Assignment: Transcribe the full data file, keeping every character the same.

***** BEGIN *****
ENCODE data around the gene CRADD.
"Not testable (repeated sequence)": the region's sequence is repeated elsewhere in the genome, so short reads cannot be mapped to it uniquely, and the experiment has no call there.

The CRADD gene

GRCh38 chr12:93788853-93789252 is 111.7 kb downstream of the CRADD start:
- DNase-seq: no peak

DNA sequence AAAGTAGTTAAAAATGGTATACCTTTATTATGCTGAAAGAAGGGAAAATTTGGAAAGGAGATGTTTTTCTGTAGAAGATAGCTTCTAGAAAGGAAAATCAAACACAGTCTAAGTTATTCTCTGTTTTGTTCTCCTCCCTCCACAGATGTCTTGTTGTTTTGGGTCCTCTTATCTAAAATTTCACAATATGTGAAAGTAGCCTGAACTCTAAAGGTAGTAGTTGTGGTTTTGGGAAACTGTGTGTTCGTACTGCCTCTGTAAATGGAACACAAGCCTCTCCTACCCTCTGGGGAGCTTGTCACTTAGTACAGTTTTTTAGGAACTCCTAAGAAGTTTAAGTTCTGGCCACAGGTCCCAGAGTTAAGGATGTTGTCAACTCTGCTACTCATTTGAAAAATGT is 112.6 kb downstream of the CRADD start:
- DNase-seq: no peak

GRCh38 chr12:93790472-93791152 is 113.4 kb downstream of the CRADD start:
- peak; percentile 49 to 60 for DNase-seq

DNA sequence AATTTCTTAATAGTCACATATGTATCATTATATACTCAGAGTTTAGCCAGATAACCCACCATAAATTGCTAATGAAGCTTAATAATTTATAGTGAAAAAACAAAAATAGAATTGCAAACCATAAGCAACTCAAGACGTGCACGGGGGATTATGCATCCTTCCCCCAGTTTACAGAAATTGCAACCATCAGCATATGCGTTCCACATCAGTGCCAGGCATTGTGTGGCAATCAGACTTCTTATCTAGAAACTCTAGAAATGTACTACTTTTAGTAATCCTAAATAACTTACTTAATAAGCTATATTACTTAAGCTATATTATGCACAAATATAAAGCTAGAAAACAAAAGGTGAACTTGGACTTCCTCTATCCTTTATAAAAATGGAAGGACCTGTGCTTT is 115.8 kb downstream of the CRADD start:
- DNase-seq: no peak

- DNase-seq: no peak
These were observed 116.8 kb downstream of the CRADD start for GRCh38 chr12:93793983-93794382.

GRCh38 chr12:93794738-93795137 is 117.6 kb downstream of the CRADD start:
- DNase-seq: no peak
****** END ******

ENCODE data around the gene CRADD.
"Not testable (repeated sequence)": the region's sequence is repeated elsewhere in the genome, so short reads cannot be mapped to it uniquely, and the experiment has no call there.

The CRADD gene

GRCh38 chr12:93788853-93789252 is 111.7 kb downstream of the CRADD start:
- DNase-seq: no peak

DNA sequence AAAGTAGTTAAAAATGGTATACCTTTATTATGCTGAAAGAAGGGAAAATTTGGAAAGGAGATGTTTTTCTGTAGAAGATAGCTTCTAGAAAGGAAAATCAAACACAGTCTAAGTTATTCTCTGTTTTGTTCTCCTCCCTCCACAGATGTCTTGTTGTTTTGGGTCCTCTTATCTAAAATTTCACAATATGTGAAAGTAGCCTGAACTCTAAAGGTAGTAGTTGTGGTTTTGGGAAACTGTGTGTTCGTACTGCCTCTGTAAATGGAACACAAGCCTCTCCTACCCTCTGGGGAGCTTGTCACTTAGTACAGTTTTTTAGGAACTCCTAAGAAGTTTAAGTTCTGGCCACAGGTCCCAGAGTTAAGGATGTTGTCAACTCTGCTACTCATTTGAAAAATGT is 112.6 kb downstream of the CRADD start:
- DNase-seq: no peak

GRCh38 chr12:93790472-93791152 is 113.4 kb downstream of the CRADD start:
- peak; percentile 49 to 60 for DNase-seq

DNA sequence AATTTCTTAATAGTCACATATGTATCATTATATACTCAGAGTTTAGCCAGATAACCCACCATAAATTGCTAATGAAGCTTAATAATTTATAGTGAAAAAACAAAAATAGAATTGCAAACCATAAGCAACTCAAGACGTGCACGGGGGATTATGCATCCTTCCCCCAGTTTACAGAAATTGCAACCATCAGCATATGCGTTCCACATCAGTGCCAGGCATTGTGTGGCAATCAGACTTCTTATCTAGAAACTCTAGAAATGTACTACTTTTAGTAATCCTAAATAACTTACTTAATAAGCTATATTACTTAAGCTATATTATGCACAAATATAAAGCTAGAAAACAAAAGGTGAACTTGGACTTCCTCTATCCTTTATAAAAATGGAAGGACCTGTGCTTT is 115.8 kb downstream of the CRADD start:
- DNase-seq: no peak

- DNase-seq: no peak
These were observed 116.8 kb downstream of the CRADD start for GRCh38 chr12:93793983-93794382.

GRCh38 chr12:93794738-93795137 is 117.6 kb downstream of the CRADD start:
- DNase-seq: no peak